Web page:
Governments lending their cloak of tax immunity to private businesses isn’t a victimless exercise. It may not always deprive other governments of revenue they were previously receiving. But it does rob them of the benefits they should receive from commercial property growth. Simply put, all commercial property should be subject to property taxation on the same terms as comparable property and governments shouldn’t be able to lend their tax immunity to private businesses. Just as the State Constitution says.

Still, ABOR recently issued a policy guideline suggesting they will continue to advance these deals as long as they find them justifiable on their terms. Public criticism will not be a deterrent to their plans: Despite controversy over other projects, ASU officials even made a bid for Amazon’s second headquarters.

After decades of backroom deals that encouraged graft and corruption, transparency and accountability for tax incentives have become the minimum expectation around the country. The idea that cities and counties must jump through significant legal hoops to grant incentives while universities can simply use their private foundations to do the same is a troubling development.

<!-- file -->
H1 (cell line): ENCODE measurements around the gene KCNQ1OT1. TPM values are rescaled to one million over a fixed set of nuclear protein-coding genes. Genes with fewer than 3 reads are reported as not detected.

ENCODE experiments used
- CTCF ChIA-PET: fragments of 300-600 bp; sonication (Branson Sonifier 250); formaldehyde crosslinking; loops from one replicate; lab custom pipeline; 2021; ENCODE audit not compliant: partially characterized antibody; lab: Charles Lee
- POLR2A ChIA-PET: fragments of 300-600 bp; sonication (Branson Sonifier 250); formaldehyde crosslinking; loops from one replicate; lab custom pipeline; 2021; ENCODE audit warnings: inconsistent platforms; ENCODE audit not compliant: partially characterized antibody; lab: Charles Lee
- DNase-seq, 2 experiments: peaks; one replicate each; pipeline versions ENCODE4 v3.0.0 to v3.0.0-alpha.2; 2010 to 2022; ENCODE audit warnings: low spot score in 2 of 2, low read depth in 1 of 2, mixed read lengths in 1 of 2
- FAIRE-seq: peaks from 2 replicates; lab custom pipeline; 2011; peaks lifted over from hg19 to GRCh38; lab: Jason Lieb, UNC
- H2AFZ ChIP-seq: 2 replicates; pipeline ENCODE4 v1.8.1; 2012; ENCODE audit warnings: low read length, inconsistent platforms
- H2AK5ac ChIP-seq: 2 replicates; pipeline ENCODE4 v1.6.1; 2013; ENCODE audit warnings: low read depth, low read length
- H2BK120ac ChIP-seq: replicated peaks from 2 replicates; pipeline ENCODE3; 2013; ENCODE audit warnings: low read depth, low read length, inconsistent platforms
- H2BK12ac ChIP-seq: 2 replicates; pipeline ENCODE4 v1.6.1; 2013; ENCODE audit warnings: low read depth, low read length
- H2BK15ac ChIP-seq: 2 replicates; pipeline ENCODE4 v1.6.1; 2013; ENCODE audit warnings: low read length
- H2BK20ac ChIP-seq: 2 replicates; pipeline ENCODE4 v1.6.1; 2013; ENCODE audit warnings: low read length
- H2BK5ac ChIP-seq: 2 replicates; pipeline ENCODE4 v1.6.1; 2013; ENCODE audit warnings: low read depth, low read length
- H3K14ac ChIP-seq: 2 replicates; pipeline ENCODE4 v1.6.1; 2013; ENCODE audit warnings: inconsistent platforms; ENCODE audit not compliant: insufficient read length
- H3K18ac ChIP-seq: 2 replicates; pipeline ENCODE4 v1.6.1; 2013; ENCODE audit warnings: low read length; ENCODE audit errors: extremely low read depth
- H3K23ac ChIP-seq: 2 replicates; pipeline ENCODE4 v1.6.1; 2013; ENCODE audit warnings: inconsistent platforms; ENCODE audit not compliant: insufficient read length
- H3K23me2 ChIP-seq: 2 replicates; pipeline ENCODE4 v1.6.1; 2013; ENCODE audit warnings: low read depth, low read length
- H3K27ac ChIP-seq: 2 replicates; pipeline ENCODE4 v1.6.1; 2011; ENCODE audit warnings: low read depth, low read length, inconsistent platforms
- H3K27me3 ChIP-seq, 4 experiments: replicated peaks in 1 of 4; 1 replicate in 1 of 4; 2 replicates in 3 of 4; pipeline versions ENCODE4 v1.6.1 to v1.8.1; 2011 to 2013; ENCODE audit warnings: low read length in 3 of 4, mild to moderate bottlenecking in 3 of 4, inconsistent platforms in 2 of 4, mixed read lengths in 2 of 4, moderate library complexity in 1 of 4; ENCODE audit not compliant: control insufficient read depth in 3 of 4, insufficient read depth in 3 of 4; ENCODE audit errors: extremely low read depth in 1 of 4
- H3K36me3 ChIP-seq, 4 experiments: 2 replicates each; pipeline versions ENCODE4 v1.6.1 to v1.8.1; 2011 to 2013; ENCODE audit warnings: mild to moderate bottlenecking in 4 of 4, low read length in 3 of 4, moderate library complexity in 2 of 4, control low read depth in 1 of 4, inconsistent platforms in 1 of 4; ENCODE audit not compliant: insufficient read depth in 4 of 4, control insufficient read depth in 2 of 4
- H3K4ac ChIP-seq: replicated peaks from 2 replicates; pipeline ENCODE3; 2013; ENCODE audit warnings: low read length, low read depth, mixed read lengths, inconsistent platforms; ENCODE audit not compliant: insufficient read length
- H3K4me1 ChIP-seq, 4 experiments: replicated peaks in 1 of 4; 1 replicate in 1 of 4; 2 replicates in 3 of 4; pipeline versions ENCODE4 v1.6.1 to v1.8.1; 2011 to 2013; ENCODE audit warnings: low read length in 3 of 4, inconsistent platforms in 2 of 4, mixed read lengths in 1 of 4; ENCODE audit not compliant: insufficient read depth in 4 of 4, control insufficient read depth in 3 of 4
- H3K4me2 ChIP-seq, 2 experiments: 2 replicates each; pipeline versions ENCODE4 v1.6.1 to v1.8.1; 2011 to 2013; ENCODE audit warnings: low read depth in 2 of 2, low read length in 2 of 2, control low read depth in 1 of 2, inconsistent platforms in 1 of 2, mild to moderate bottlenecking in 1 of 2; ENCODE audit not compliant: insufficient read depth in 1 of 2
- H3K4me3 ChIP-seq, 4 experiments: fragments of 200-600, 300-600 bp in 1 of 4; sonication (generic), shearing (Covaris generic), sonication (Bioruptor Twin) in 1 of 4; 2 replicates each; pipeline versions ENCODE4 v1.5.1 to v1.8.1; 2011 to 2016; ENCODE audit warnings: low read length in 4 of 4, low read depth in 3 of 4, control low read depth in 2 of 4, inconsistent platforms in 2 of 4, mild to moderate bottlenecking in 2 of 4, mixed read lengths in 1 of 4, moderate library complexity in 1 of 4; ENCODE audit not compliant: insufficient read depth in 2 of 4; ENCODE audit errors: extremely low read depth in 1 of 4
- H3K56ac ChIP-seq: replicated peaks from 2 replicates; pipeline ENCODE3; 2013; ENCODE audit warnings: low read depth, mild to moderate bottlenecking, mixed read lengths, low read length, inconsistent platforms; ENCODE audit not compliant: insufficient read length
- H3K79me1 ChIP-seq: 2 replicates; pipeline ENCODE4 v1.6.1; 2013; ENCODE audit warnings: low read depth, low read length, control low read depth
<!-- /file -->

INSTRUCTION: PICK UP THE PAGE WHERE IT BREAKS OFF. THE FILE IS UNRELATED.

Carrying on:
Arizona’s universities likely did not invent this strategy without considerable coaching from developers and lawyers well versed in these areas. And they have defended it despite the controversies they create and the strong community distaste for tax abatement deals. So far, it remains to be seen how the state will react to this problem. Until some change occurs, Arizona universities can continue to exploit their tax-exempt status with the eyes of local governments—who would fancy similar authority—jealously watching.

Sean McCarthy is a senior research analyst at the Arizona Tax Research Association.